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Mike

Ford 9N, well it's a tractor

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Mike
Any of you fine fellows own a 9N. I'm looking at one and it would be helpful to get some pointers. 9N , rebuilt motor, new tires all the way around, snow bucket, back blade , garden plow and extras. 3500.00 Price is a touch high, but the right machine might be worth it. A sweet 8N goes for about 2500.00 here. Although a friend of mine bought one last year for 100.00, it was stuck in 3rd gear. I told him I hoped he went to church after that. Thanks to all fellow members!

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JimDk
Mike, The 9N is an older tractor than an 8N. The 9N was developed in 1939 and named for the last digit of the year. The 2N was next in 1942 although few were built during WW2. The 8N series started in 1948. In my opinion the 9N is a little awkward to operate due to the left brake being beside the clutch on the left side. If you need to hold the left brake and stop or start at the same time it keeps your left leg busy. I don't own any old Fords. Just passing along what I hear at the local club. Jim

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D-17_Dave
9N will be a lot harder to get parts for too I think. No draft control, no power steering. I've used lawn mowers with more power. My 2 cents wourth. I know that probably don't mean much but I never thought they were much of a machine. Go with a T-20 Fergeson or something along that line if size is what your looking for. I think Ford skimped on a lot while the Fergesons tried to perfect it.dave.

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MDB
Mike, That doesn't sound like too bad of a deal, 8 and 9Ns are getting harder to find all of the time... IMO if I were in the market for a tractor of that size I would lean towards the 8N for the reasons that Jim and Dave stated above and I would also not rule out looking at the next series newer Fords, The Jubilies and the 600 series.

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comet66
I have had several 8's and 9's and agree with most of the above. The only reason I bought the 2nd and 3rd 9's was because they were cheap and I could turn a profit on them. I never did figure out how to work the brake and clutch at the same time. 8's are real popular around here with people mowing a lot and who don't mind clearing snow backwards. They stay in the 2500 to 3500 dollar range. As Mike says don't overlook the Jubilies and 600's. They are all fun.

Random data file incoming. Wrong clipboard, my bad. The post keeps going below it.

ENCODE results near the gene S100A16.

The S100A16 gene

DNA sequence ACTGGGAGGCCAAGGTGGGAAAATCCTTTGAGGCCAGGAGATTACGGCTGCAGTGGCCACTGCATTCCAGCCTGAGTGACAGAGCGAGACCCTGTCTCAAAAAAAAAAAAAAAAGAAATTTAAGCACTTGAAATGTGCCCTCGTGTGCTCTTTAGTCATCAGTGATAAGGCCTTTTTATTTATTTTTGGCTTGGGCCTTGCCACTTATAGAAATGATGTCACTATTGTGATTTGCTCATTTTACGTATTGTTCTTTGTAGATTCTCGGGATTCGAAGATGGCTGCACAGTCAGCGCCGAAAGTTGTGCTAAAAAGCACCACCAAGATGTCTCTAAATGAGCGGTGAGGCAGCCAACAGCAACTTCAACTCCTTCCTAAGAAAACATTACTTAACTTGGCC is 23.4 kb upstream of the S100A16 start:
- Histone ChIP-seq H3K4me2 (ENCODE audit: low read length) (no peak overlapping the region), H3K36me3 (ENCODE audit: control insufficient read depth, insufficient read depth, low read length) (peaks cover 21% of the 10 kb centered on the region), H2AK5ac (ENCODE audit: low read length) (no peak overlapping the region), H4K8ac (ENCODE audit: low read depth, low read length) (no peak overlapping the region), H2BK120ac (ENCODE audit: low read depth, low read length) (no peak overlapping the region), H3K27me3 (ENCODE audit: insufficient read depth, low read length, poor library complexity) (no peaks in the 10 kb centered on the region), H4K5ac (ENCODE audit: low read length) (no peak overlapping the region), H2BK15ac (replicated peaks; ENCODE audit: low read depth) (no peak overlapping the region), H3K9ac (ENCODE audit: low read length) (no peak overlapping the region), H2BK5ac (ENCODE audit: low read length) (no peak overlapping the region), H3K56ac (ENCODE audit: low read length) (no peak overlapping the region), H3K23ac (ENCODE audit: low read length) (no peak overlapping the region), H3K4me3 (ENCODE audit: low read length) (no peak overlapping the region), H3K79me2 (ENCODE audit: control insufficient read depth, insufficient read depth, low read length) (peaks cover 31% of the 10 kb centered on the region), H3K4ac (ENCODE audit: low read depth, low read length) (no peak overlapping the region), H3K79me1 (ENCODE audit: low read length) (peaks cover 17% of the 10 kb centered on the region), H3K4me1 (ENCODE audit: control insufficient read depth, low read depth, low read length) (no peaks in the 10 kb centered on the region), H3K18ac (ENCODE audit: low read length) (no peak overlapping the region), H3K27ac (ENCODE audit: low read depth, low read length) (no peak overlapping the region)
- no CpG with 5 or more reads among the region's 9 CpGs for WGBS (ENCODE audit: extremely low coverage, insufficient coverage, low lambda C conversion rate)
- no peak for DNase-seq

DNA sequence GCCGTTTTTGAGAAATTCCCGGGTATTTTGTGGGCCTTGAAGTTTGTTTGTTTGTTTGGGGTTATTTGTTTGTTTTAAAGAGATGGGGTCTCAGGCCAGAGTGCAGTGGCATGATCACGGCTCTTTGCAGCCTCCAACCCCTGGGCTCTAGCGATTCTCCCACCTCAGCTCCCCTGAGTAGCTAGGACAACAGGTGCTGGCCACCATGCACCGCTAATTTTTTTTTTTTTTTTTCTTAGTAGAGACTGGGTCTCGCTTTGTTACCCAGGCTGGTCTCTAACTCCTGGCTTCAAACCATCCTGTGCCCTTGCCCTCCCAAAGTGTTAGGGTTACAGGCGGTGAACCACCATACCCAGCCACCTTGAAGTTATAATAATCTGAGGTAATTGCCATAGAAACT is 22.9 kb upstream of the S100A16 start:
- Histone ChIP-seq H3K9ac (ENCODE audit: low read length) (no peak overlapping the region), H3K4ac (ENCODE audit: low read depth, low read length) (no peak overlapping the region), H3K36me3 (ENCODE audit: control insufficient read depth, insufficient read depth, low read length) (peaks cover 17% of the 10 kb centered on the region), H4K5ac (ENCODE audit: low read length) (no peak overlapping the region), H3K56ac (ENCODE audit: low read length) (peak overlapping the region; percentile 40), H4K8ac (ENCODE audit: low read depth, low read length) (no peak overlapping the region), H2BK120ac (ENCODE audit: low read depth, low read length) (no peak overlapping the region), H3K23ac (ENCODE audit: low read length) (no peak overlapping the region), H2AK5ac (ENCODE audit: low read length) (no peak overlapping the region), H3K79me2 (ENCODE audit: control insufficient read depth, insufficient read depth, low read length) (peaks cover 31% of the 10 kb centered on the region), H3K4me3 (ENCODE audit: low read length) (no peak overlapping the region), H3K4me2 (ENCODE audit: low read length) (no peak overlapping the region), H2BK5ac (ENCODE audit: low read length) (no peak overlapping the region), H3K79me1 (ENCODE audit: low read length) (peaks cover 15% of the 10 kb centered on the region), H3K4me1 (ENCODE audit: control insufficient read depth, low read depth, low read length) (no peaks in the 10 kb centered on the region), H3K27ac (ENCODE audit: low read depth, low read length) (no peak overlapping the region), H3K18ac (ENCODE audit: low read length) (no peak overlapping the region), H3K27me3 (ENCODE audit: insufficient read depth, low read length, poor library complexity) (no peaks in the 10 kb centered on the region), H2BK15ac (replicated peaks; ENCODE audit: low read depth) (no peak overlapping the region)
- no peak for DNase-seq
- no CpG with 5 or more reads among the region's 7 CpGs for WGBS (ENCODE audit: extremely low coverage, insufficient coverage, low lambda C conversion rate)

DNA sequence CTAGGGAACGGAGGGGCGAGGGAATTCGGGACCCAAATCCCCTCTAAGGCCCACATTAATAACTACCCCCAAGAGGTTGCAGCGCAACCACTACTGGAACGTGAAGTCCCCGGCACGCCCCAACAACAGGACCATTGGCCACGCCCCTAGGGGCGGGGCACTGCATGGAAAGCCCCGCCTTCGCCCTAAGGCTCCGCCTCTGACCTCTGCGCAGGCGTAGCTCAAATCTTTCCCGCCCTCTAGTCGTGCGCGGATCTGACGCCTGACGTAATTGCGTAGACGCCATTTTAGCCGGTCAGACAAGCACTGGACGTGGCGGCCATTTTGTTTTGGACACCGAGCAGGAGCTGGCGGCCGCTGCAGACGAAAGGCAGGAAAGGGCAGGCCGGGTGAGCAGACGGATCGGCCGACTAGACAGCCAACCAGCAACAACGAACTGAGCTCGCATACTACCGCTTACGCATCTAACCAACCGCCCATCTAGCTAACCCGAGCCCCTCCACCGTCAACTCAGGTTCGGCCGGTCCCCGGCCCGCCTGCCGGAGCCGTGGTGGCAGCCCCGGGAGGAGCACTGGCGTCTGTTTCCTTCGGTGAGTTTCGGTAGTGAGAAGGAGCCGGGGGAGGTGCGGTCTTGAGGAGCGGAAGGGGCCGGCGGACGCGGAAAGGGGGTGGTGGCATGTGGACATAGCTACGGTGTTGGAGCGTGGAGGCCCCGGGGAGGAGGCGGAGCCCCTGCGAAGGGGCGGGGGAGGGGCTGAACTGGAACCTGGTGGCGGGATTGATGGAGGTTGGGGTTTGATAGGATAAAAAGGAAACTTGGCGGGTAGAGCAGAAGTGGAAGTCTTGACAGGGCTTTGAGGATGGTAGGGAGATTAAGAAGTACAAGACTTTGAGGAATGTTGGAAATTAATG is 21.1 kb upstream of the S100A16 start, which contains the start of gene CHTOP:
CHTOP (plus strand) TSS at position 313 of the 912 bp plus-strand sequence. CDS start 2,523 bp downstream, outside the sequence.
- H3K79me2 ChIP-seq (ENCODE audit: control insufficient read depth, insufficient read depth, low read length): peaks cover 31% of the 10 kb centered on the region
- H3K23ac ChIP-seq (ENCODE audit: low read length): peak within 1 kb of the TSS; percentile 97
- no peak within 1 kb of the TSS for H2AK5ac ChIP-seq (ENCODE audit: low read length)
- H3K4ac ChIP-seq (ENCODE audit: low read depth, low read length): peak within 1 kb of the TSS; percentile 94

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Ronald Hribar
Problem with 2N, 8N,9N,is that if you step on clutch you do not have hydraulic power. With the Jubilee,600,800 and the N series you do not have PTO power when you step on clutch. I'm a big fan of the Jubilee. However the Oliver 55,The Fergunsen 35,the Molines have all these features at a competive price compared to the Fords.

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Orange
Does the 9N have a high/low range transmission. That can be very helpful and valuable if you plan to trade up at a later date. The 9N is a great machine if all you had before was a smaller garden tractor. Parts are pretty easy to find. I own a 2N and haven't found a part yet that isn't sold. You can find many implements and attachments that can make life easy. You just need to find the right people. The biggest drawback is the lack of live hydraulics (which actually can be added by buying a kit from a fella in Alabama who designed a system that doesn't require you to alter your tractor, I think he wanted $400 for the kit). I rarely run out of power with mine unless I'm using the two bottom plow in my clay soil on a wet day. I would say $3500 would be on the upper limit, but if the engine has recently been rebuilt and the hydraulics are tight it might be worth it. Having $1000 in new tires would be a nice buying/selling point. Good luck.

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MDB
quote:
Originally posted by 10HorseMan
At numerous shows i did not see to many 8n, 9n, or 2n's. If it is old their is less and less of them every day. ?:D
That is because most of them are still out working and earning there keep....

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JBLACK
I have an 8n I had a 9n but needed the extra gear (4th) to move down the road from one field to another.I use a 6ft brush mower with it and drag a John Deere kba disc behind it and havent had any problems.Although Iwould recommend upgrading from a 6volt system to an 8 makes the starting easier.John

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